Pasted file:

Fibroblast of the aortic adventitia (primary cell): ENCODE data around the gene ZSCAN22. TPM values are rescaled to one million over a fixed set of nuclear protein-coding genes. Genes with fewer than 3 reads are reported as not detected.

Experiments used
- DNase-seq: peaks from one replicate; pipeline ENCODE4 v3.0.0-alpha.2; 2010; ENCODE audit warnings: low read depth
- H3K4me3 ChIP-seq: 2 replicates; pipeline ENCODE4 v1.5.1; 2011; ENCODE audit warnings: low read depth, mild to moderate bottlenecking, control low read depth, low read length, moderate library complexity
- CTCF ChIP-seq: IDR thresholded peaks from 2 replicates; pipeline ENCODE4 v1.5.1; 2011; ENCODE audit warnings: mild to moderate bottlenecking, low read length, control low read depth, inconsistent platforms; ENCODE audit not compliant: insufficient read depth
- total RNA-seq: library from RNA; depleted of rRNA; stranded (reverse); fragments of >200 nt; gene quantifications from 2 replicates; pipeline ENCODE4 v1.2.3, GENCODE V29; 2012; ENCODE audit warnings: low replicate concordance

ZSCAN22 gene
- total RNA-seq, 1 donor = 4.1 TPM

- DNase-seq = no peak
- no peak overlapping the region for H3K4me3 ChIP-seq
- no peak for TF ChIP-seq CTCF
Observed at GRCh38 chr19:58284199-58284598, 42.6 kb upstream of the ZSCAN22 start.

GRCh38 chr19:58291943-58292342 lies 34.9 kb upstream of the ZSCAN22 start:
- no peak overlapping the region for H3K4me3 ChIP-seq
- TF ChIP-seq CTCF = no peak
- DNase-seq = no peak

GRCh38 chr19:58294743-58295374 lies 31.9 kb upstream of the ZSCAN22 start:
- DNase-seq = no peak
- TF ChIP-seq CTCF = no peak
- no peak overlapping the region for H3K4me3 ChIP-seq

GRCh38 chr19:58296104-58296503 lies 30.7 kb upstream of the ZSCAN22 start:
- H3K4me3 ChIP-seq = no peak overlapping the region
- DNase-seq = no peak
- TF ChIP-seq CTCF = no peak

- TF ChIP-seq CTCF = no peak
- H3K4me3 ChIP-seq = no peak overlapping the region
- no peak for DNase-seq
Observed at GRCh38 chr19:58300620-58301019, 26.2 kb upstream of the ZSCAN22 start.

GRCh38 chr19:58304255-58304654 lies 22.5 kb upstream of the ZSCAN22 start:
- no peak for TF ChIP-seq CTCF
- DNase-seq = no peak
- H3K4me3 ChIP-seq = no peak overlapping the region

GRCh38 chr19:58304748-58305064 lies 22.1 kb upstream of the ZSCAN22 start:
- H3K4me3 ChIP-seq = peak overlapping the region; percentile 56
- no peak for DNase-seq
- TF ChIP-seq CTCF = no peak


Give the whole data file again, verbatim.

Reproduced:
Fibroblast of the aortic adventitia (primary cell): ENCODE data around the gene ZSCAN22. TPM values are rescaled to one million over a fixed set of nuclear protein-coding genes. Genes with fewer than 3 reads are reported as not detected.

Experiments used
- DNase-seq: peaks from one replicate; pipeline ENCODE4 v3.0.0-alpha.2; 2010; ENCODE audit warnings: low read depth
- H3K4me3 ChIP-seq: 2 replicates; pipeline ENCODE4 v1.5.1; 2011; ENCODE audit warnings: low read depth, mild to moderate bottlenecking, control low read depth, low read length, moderate library complexity
- CTCF ChIP-seq: IDR thresholded peaks from 2 replicates; pipeline ENCODE4 v1.5.1; 2011; ENCODE audit warnings: mild to moderate bottlenecking, low read length, control low read depth, inconsistent platforms; ENCODE audit not compliant: insufficient read depth
- total RNA-seq: library from RNA; depleted of rRNA; stranded (reverse); fragments of >200 nt; gene quantifications from 2 replicates; pipeline ENCODE4 v1.2.3, GENCODE V29; 2012; ENCODE audit warnings: low replicate concordance

ZSCAN22 gene
- total RNA-seq, 1 donor = 4.1 TPM

- DNase-seq = no peak
- no peak overlapping the region for H3K4me3 ChIP-seq
- no peak for TF ChIP-seq CTCF
Observed at GRCh38 chr19:58284199-58284598, 42.6 kb upstream of the ZSCAN22 start.

GRCh38 chr19:58291943-58292342 lies 34.9 kb upstream of the ZSCAN22 start:
- no peak overlapping the region for H3K4me3 ChIP-seq
- TF ChIP-seq CTCF = no peak
- DNase-seq = no peak

GRCh38 chr19:58294743-58295374 lies 31.9 kb upstream of the ZSCAN22 start:
- DNase-seq = no peak
- TF ChIP-seq CTCF = no peak
- no peak overlapping the region for H3K4me3 ChIP-seq

GRCh38 chr19:58296104-58296503 lies 30.7 kb upstream of the ZSCAN22 start:
- H3K4me3 ChIP-seq = no peak overlapping the region
- DNase-seq = no peak
- TF ChIP-seq CTCF = no peak

- TF ChIP-seq CTCF = no peak
- H3K4me3 ChIP-seq = no peak overlapping the region
- no peak for DNase-seq
Observed at GRCh38 chr19:58300620-58301019, 26.2 kb upstream of the ZSCAN22 start.

GRCh38 chr19:58304255-58304654 lies 22.5 kb upstream of the ZSCAN22 start:
- no peak for TF ChIP-seq CTCF
- DNase-seq = no peak
- H3K4me3 ChIP-seq = no peak overlapping the region

GRCh38 chr19:58304748-58305064 lies 22.1 kb upstream of the ZSCAN22 start:
- H3K4me3 ChIP-seq = peak overlapping the region; percentile 56
- no peak for DNase-seq
- TF ChIP-seq CTCF = no peak